Chinese Mobile Payments Market Sees QR Code Use Climb Dramatically
The quick response (QR) code is really taking off in China. Given the number of uses we’ve already seen it put to, that’s not exactly much of a surprise, but a closer look at the field makes it clear that this is a dynamic that’s already very much in play. In fact, just one look at a street in one Korean city made that abundantly clear.
A look at Korea Joongang Daily’s examination of Nuwemaru Street in Yeon-Dong, Jeju City, shows the reach of the QR code. Jeju City is located on a Korean tourist island that seems to be popular with the growing Chinese tourist class, and as such, bringing in Chinese mobile payments systems is pretty much a survival mechanism. With Chinese tourists turning to either Alipay or WeChat Pay roughly half the time, as one clerk noted, it becomes vital to have these tools in place.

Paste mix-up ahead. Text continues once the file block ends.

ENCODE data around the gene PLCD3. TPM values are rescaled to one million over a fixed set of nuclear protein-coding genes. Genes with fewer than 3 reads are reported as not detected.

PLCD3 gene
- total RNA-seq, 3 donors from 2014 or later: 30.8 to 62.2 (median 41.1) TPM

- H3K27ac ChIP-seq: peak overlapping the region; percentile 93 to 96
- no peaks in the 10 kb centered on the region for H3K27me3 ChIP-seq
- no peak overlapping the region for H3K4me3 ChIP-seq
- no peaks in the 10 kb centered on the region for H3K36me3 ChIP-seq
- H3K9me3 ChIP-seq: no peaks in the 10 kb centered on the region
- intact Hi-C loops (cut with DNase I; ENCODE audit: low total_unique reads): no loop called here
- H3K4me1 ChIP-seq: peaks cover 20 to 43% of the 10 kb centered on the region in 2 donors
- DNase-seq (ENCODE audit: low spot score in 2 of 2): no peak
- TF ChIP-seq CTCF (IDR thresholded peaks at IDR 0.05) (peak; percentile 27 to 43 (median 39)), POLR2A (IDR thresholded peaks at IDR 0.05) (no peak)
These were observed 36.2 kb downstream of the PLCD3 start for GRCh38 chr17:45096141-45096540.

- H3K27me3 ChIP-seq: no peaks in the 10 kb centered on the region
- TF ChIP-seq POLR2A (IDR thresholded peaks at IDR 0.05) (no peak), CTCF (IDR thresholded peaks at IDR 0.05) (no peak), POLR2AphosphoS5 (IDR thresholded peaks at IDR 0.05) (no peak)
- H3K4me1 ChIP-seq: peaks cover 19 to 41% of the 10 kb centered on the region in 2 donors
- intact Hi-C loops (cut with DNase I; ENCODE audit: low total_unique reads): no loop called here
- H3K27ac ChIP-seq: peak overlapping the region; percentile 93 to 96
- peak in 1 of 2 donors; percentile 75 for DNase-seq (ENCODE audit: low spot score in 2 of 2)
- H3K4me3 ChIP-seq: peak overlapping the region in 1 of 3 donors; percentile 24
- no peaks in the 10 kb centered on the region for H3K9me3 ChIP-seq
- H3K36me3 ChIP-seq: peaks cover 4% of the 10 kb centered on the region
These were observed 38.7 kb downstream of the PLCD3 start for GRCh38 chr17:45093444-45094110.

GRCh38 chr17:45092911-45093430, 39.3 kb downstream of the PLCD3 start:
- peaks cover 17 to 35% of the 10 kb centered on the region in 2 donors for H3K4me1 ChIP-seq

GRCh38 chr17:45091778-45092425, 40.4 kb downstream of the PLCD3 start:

In place, they most certainly are. Even something as simple as a restaurant specializing in a Korean beef-broth soup known as seollongtang has QR codes geared toward the Chinese mobile payments systems. Around 1,000 total stores on Jeju actually accept the systems as of today. The government of the region pointed out that the mobile payments systems are increasingly used as a means to draw more Chinese tourist trade, which seems to be working.
It’s no surprise to see Jeju push so hard for Chinese tourists; it’s a huge market and it seems to be only getting bigger, though we all know that can’t last forever. There’s a credible point at which there are no more people making enough money to be Chinese tourists, and that’s likely approaching quickly if it hasn’t already hit. But in a society where even streetcorner beggars have QR code pendant necklaces, it’s small surprise that tourist destinations would start stocking the sigils as well.
It’s simply a reflection of changing times, even in China. QR codes are increasingly widely-used, so more businesses put them to use lest they be left behind by the onrush of competitors getting in on the action. This is a trend that’s likely to continue for the foreseeable future, so we’re fairly sure to see more QR codes crop up throughout the region.